A 3 stanza poem, each from a different point in history. It talks about the different civilizations as time passes by.
Stanza one's ship is a quinquireme, a large vessel which people like the ancient Phoenicians employed to trade across the Mediterranean Sea. These ships were propelled both by the wind and by men rowing. This boat carries a cargo of animals, birds, exotic woods, and wine.
In Stanza two, the poem moves ahead about two thousand years to the sixteenth or seventeenth century and changes its focus to the West Indies. Its cargo contains precious (emeralds and diamonds) and semi-precious stones, spices, and gold coins.
In Stanza three, the British ship is not so pretty as the previous two (it is "dirty") nor so big. It moves through the English Channel with a force and motion that resembles an animal's butting with its head. Part of its cargo are things to burn: wood for fireplaces and coal mined near Newcastle-upon-Tyne on the eastern coast of Britain. The rest is metal that has been processed or manufactured, metal rails with which to build railroad tracks, lead ingots or "pigs," items of hardware made of iron, and "cheap tin trays."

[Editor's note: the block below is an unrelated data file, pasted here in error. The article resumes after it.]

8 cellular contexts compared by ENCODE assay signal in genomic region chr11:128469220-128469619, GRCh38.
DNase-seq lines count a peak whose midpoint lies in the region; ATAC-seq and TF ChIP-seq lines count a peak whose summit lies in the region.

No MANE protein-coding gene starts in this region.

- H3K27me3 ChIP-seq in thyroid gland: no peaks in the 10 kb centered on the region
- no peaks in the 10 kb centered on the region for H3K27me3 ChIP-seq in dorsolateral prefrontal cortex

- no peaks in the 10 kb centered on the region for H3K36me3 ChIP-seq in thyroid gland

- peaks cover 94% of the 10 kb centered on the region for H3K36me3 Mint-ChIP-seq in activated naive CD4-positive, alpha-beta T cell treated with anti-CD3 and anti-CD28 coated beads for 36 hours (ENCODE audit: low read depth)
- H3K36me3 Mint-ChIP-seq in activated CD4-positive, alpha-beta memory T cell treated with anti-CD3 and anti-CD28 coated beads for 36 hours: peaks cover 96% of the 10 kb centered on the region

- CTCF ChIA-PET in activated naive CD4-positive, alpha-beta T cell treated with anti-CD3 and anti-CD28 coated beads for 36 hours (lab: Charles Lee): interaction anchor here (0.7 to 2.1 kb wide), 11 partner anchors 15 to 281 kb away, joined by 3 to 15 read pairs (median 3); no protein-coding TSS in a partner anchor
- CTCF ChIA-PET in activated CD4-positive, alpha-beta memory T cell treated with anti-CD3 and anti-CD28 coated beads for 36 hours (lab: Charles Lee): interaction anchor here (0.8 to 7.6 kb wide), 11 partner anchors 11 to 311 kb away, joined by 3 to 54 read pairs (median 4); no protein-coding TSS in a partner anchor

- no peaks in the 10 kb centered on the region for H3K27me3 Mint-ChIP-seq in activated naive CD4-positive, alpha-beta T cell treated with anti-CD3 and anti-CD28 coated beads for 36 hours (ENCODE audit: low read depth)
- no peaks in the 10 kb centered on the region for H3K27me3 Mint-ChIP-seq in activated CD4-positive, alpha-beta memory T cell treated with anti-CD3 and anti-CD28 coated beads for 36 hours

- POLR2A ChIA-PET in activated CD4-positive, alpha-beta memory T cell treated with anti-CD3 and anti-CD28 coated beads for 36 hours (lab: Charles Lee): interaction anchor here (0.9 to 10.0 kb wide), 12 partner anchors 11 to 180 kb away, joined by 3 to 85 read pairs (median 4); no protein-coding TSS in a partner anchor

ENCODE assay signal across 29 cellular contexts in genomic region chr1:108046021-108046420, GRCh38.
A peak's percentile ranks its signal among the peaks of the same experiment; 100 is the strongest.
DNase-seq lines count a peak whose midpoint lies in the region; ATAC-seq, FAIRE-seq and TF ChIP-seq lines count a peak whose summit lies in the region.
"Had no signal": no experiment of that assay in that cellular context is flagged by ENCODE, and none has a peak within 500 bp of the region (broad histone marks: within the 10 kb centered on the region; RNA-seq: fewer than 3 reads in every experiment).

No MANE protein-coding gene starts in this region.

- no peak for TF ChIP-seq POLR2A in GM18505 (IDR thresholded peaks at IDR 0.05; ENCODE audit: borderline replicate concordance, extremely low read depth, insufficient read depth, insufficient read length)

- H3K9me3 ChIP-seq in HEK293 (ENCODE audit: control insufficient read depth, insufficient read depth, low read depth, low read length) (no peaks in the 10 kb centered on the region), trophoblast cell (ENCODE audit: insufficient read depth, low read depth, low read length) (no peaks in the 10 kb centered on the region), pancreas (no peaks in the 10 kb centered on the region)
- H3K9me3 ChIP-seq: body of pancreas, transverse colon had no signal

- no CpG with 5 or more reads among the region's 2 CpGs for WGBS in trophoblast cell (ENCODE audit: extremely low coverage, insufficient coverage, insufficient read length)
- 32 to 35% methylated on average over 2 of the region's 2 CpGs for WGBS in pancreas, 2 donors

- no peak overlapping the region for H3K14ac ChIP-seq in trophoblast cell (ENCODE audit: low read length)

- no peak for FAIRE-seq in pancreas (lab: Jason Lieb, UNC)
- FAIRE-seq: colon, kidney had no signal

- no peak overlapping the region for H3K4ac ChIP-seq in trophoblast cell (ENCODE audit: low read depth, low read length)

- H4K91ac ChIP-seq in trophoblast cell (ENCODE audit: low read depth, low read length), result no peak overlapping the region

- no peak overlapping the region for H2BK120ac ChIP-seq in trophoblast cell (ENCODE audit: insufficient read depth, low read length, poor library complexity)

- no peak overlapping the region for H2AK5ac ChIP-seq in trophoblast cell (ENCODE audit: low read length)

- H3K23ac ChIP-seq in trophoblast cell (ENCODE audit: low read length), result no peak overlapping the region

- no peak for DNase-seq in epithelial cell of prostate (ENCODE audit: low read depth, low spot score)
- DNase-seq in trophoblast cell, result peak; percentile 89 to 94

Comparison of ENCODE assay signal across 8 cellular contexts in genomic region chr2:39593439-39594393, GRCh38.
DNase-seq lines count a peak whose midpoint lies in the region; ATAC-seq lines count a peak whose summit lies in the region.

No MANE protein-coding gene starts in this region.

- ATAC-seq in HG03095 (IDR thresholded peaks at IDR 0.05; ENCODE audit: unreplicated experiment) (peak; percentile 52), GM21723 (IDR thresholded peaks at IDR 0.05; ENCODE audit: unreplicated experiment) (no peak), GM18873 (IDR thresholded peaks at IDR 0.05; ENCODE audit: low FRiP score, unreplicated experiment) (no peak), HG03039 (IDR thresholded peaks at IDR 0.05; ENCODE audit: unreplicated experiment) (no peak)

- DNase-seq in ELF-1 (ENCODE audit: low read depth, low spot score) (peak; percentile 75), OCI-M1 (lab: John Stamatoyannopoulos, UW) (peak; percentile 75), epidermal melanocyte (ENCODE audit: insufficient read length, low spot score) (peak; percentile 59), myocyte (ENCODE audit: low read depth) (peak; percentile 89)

The speaker encounters a black snake at "his" water trough. Rapt by nearly hypnotic fascination, he allows the snake to drink, without taking action. The speaker wonders whether he is a coward not to kill the snake, because in Sicily the gold snakes are venomous. The snake continues to drink until, satisfied, it climbs the broken bank of the wall face, puts its head into "that dreadful hole," and withdraws "going into blackness." At this point, the speaker throws a log at the water trough yet fails to hit the snake. Immediately, he regrets his "pettiness" and wishes that the snake would come back, for it seemed to be like a king. The speaker has missed his chance with "one of the lords of life."